Originally published by 10/11’s Pure Nebraska Program
Nineteen college students are working in their hometowns to further the work of local Nebraska Community Foundation affiliated funds. It’s all part of the 2021 NCF Hometown Interns program.
“I came from a very small town,” Amber Cherney said. “I’m working with another very small town, and I really have a passion for the rural areas.” Cherney is a hometown intern from Cuba, Kansas. She will be helping the Chester Community Fund. “With it being such a small town with multiple organizations, there is some confusion over who does what, so I’m creating marketing materials and expanding our contact list”, Cherney said. That’s just part of Amber’s duties as a hometown intern for Chester. Connor Rosfeld will be supporting his hometown of Callaway. “My current project is creating a database to try and connect with alumni and people outside of town,” Rosfeld said. “We want to bring them back and raise funding for the community, so that we can make it a better place.”
NCF expanded it’s summer interns program after the success of it in 2020. This program helps young people feel more connected to their hometowns. “Inviting young people to have conversations, and have them in the know about important decisions, will help inspire them to continue that in the future,” intern Rachel Orth said. Orth is from Ogallala. She’s excited to be working with the Keith County Foundation Fund this summer. “Not only was it a paid opportunity, it was a chance to stay at home. A lot of internships have you going somewhere that is unfamiliar to you, and or maybe you are staying in a bigger town. But I really love that I was able to go back to my hometown with people that I know, and help make it a better place.”
Staying home doesn’t mean these interns won’t be challenged. Many of them will have a full plate of work to accomplish. “I am helping us design a new web page for the Diller Community Foundation Fund, as well as creating a bigger presence on social media such as Facebook,” intern Hayley Denner said. “I am also going through all of our youth survey results so I can present them to other organizations within the community and other organizations within our county and state.”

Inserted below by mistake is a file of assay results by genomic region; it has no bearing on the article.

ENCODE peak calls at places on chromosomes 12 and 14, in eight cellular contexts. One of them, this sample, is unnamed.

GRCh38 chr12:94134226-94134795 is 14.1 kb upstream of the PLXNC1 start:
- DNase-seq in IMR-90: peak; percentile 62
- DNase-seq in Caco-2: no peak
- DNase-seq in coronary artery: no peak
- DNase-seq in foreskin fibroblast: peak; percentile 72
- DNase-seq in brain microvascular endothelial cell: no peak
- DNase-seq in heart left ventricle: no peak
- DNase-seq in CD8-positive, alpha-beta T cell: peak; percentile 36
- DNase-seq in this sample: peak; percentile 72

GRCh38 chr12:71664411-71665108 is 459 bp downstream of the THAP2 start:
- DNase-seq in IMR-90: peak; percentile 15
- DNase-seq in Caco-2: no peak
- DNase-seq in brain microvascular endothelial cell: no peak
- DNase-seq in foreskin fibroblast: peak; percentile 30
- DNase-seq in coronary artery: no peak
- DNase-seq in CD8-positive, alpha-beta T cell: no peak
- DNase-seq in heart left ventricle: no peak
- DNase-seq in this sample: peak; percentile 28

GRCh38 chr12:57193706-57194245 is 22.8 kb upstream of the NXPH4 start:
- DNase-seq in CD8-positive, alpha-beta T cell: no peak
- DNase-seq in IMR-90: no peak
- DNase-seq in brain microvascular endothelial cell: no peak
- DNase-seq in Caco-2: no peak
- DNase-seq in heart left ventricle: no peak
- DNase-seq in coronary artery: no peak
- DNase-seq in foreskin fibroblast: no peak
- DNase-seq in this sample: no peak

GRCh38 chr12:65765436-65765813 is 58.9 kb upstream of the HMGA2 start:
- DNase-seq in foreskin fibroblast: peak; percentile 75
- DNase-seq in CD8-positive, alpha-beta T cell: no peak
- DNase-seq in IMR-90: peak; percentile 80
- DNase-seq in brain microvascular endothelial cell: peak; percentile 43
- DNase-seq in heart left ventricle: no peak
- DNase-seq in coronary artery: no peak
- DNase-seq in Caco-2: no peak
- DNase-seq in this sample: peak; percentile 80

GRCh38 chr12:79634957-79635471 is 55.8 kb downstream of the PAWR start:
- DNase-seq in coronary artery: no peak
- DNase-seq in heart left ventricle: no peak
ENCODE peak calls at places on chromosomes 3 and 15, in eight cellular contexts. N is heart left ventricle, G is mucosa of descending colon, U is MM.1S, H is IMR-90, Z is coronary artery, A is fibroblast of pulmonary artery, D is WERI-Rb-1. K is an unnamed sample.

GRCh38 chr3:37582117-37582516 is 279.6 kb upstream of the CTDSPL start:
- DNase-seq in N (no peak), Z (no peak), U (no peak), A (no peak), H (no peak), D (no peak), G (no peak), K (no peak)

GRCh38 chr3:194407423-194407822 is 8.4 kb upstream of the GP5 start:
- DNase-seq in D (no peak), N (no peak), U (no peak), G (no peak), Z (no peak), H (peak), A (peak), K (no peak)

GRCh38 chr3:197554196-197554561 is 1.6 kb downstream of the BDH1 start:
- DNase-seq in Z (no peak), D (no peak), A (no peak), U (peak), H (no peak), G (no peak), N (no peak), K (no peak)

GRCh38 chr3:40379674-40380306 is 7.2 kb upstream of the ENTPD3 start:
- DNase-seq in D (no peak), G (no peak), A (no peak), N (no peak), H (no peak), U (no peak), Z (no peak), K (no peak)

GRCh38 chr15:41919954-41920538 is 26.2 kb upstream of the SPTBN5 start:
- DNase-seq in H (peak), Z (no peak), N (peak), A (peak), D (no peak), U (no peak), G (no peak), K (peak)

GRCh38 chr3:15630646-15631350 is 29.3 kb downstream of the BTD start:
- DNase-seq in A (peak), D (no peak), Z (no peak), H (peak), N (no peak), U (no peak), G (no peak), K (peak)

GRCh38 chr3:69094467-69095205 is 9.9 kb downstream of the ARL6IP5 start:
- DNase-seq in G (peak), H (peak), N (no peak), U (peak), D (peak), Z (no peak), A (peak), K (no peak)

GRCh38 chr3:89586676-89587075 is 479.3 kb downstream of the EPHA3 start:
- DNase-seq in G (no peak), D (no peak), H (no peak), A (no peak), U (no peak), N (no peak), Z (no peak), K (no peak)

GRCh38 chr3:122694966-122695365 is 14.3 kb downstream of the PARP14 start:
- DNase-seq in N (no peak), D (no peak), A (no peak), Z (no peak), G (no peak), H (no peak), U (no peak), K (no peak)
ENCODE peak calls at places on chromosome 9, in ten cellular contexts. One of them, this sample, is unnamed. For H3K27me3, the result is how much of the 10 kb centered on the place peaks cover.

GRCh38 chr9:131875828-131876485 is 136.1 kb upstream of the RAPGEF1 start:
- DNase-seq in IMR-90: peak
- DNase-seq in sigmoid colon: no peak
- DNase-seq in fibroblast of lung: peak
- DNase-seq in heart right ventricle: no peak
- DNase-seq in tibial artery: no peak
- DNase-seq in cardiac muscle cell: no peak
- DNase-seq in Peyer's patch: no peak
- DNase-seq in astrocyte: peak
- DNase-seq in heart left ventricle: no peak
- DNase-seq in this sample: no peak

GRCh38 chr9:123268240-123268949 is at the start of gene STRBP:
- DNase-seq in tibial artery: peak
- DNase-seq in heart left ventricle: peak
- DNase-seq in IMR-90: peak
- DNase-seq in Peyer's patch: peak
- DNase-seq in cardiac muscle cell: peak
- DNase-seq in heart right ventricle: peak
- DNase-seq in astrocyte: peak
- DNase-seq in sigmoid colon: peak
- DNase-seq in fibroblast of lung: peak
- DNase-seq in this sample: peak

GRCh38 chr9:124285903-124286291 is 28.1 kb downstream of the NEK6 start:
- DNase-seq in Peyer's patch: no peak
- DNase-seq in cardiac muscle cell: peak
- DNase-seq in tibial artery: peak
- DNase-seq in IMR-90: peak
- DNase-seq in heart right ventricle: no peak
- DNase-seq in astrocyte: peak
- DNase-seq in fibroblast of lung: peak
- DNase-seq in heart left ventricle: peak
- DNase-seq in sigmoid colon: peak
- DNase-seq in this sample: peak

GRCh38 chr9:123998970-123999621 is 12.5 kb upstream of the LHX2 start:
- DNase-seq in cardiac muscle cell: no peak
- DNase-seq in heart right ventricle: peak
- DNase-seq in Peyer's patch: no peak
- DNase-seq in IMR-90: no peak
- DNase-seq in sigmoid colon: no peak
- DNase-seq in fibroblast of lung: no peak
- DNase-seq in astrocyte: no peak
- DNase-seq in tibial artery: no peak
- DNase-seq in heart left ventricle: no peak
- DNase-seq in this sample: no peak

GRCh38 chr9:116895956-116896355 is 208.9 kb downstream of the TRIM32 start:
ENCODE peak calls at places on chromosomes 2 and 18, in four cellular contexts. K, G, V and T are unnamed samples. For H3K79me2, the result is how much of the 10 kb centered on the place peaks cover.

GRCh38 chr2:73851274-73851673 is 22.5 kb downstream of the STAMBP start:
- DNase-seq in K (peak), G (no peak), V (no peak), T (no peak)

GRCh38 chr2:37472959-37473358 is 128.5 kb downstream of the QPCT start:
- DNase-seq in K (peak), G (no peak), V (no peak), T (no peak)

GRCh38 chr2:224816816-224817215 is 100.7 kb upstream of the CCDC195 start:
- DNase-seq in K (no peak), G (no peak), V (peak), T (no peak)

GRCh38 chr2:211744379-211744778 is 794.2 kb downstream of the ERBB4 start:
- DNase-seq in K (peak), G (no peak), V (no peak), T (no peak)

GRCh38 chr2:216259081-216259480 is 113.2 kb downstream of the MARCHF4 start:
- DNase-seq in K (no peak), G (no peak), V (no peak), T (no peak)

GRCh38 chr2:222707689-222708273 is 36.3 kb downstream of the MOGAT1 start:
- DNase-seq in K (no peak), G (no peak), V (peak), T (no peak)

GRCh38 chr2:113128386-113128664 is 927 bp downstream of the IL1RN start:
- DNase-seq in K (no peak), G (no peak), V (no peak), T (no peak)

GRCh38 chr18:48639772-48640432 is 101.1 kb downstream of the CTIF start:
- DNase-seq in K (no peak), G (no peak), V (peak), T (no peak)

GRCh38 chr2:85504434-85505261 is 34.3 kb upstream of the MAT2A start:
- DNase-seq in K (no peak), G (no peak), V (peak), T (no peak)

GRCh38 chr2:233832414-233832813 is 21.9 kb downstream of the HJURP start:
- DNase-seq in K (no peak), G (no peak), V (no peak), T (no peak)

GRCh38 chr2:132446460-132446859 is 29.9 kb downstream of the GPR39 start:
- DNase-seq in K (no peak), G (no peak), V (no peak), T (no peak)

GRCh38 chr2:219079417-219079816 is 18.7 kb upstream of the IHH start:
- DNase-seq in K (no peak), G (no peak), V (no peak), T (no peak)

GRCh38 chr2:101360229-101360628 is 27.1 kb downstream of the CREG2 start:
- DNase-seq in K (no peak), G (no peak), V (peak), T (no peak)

Luke Partsch is interning in his hometown of Nebraska City. “I’m working with the Dream Switch project primarily, about what this means and where you belong,” Partsch said. “I’m working with an arts inventory, and trying to do an asset inventory, to capitalize on what we already have.”
The tasks among each intern will vary, but perhaps the main goal remains the same. And that is to give young people a chance to consider a life where they grew up. “What really made this interesting for me was the ability to give back to my hometown,” Rosfeld said. “They’ve given me so much through sports and high school, all of the amazing people, I feel like it’s my obligation to give back as much as I can.”